I didn’t see any tears from anyone, which helped keep my emotions in check. They worked with purpose. They were trying to save lives. I knew my purpose. It wasn’t to record a rescue, but to capture the emotions of the rescue. I could see the animals that had already been brought out of harms way. Cows covered in lacerations were brought to the milking room in an effort to relieve their discomfort. The delicate operation of moving rubble and snow continued around the animals.
Soon members of DART (The Durham Animal Rescue Team) came in with large boxes full of blankets and medical supplies. They got right to work. Painstakingly the rescuers would get straps underneath the animals to try to lift them from their entrapments. They would support the animals’ heads throughout the ordeal. It hardly seemed any different from the way they would work with human rescue victims. As each animal emerged, it was clear by their inability to stand, that some cows wouldn’t make it.
Throughout their efforts I closely watched the faces of the rescue workers. Resolved and determined, they worked in unison. Some seemed to lead, while others provided the essential hands needed to get the job done. It was cold; despite this, a woman from DART pulled off her gloves to get the dexterity she needed to administer meds. The scenery had familiar faces. In firefighter gear, I recognized local farmers that I often see at rural sites. This could have been their farm and you could see the purpose in their eyes. Throughout the whole ordeal the rescuers' compassion was apparent in simple gestures of touch and quiet words of encouragement.
From the hill I could now see the Durham Rescue team descend into the scene. Momentum had shifted and things were moving more quickly now. The rescue would continue into the evening.
I returned home to kids playfully jumping off of snow banks, a stark difference to where I had just been. I knew the rescue efforts would be ongoing and realized that the first responders would be missing dinners with their families and playtime in the snow. We owe a great debt to the people who do jobs like theirs.
Early this morning, I received a text from Margret, the manager of the farm. A calf had been born that she aptly named Faith. Somehow along with death, new life emerged. It’s my hope that the rescuers and farmers who witnessed yesterday’s losses can have some hope and solace in the early morning delivery. Maybe it’s inherent in the job, but a rescuer knows life’s value because they have seen it stolen away too often. The next time you see a first responder be sure to thank them for what they do.
The newborn get's a kiss from mom.
I haven’t seen a day like this since I was a little kid in 1978. Today can only be defined as surreal. Surreal days seem somewhat difficult to find the words to describe. Sometimes a picture tells a better story. (Sharon, these pics are for you)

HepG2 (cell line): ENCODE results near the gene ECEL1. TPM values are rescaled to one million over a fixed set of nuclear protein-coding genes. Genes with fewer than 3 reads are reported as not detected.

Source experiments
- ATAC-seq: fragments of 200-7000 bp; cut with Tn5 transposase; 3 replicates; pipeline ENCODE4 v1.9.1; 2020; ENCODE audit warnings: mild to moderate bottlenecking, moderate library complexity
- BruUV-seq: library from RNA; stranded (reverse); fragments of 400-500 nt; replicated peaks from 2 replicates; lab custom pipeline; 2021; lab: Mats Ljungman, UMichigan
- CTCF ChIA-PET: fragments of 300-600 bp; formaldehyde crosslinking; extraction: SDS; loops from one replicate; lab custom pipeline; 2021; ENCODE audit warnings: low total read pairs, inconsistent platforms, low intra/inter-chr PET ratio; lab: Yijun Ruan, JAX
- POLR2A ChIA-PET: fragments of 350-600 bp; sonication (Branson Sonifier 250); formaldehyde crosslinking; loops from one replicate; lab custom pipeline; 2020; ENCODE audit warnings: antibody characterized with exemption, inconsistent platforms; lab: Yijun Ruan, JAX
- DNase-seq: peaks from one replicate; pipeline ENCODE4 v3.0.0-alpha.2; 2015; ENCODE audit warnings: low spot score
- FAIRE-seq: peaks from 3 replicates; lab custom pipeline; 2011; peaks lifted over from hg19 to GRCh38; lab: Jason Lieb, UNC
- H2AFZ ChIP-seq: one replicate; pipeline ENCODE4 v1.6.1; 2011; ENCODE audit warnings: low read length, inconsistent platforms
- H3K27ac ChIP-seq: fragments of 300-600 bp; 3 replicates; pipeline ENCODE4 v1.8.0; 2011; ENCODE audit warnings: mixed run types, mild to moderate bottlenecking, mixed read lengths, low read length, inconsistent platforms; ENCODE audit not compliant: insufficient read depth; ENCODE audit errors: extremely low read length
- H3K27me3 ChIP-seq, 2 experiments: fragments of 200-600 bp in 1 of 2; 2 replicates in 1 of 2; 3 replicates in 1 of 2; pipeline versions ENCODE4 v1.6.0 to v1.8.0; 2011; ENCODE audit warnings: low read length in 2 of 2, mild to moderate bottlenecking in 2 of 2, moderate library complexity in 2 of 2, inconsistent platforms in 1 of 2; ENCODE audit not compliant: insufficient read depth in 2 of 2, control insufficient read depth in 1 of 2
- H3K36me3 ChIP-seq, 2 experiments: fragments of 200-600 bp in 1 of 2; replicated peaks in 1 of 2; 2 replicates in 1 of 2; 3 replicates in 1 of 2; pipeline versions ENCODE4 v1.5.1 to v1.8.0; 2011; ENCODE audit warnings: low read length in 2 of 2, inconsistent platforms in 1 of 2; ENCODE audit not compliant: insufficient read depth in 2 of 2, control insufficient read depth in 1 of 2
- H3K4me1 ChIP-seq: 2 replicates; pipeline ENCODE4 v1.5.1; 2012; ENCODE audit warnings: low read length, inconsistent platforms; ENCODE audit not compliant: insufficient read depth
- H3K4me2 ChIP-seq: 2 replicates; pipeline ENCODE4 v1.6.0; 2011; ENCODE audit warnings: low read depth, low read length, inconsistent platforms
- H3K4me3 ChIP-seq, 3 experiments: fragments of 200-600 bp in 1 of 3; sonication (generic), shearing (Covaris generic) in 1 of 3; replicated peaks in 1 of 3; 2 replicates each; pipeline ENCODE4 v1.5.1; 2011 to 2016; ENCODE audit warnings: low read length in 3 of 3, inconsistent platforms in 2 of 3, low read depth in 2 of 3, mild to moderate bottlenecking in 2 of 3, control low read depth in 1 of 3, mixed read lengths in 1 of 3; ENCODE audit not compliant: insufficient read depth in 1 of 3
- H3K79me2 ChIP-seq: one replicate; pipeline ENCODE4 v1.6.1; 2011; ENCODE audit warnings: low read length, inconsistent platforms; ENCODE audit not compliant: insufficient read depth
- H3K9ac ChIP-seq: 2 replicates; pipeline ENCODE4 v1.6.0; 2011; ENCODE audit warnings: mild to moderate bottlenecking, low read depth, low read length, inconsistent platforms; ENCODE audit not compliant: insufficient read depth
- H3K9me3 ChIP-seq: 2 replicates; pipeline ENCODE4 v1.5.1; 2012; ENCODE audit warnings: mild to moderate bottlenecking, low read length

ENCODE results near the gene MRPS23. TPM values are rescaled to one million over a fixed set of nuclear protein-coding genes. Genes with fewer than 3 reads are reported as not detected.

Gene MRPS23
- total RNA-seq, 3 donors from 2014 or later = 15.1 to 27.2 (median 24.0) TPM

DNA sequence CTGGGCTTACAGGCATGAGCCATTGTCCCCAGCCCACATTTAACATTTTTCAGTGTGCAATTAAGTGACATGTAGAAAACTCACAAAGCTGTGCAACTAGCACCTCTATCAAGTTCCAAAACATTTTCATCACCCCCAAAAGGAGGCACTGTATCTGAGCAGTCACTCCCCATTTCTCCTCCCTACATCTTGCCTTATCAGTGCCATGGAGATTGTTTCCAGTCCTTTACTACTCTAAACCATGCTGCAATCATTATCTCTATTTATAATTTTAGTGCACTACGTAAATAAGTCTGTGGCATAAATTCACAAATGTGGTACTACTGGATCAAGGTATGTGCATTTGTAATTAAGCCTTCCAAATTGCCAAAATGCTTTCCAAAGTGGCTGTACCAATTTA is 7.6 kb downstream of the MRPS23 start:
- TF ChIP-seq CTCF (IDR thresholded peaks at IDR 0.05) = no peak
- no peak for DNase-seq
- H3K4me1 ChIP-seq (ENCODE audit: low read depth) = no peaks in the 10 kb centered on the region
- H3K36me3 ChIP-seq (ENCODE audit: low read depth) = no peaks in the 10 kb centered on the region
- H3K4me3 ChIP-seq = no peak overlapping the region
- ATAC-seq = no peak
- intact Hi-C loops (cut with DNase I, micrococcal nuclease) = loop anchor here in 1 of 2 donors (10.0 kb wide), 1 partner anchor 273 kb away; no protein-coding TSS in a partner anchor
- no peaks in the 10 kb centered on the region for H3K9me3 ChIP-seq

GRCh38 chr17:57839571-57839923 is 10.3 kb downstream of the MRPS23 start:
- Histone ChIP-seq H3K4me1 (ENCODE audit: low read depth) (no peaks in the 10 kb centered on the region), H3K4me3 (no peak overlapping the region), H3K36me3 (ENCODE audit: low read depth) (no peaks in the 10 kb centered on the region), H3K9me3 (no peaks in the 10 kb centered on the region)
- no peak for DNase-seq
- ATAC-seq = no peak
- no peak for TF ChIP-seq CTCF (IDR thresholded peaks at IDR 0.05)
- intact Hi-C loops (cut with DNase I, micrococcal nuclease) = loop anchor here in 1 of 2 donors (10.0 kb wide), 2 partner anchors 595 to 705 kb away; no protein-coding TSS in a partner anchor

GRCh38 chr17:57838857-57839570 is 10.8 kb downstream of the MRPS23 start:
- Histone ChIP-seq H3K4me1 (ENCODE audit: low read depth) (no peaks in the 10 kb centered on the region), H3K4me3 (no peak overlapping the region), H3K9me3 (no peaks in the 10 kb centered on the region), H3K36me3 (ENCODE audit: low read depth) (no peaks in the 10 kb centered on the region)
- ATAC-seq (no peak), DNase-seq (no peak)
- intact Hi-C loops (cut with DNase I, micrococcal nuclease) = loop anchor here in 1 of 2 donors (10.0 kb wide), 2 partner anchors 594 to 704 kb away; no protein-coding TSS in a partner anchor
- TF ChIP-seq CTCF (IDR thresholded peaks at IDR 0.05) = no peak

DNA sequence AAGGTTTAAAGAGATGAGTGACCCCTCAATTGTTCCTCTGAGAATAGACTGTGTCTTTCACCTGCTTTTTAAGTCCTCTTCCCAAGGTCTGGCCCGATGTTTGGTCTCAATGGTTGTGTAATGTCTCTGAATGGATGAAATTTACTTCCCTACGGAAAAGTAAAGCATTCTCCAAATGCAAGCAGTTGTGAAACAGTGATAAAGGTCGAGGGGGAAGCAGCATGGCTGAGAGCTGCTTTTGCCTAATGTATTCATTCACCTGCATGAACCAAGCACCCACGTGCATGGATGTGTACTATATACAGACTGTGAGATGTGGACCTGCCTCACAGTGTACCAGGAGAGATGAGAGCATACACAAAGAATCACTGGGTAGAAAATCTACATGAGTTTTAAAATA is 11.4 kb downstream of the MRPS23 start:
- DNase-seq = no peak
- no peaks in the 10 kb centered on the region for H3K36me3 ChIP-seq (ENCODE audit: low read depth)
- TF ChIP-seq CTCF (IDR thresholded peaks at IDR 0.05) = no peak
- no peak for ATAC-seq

Better than a Weeble.
People collect lots of things. I was never a big collector, at least not one who collected anything of great value. Until recently I had nothing that would constitute a collection except for my set of Smurfs that I faithfully collected with my grandmother throughout my entire childhood. They still sit up in the attic in my Snoopy suitcase waiting for a human to appreciate them as I did. If my Smurf collection still sits up in my attic, can you imagine the treasures that lay in the shadows of the eves of so many of our homes? Priceless treasures abound! About a year ago, I was in a dollar store and a little plastic solar flower caught my eye. Its cute little white flower rocked back and forth on a hidden pendulum. In an instant, I was in love. Excitedly, I purchased one and brought it home to my husband. For a guy that endures many days seeing no daylight in the hospital, he was immediately enamored by it. Who says that everything made in China has no value? The plastic flower would happily rock back and forth even during the lackluster winter days transforming a day from blah to voila! Now, whenever I found myself trapped in a dollar store (usually with my kids buying candy), my eye scouts the place for more solar wobblers. In my recent travels, I have come across a hula girl and a snowman. They say opposites attract and I put them together for the perfect juxtaposition that they are. Each morning as the sun reaches a certain angle, my collection starts dancing and waving like their saying, “Hey everyone life is really great, lets party!" Just yesterday, I found a solar monkey that waves a banana; soon to be my husband’s Valentine gift. One can never say a collection is complete, but these little oddities make life feel like it is.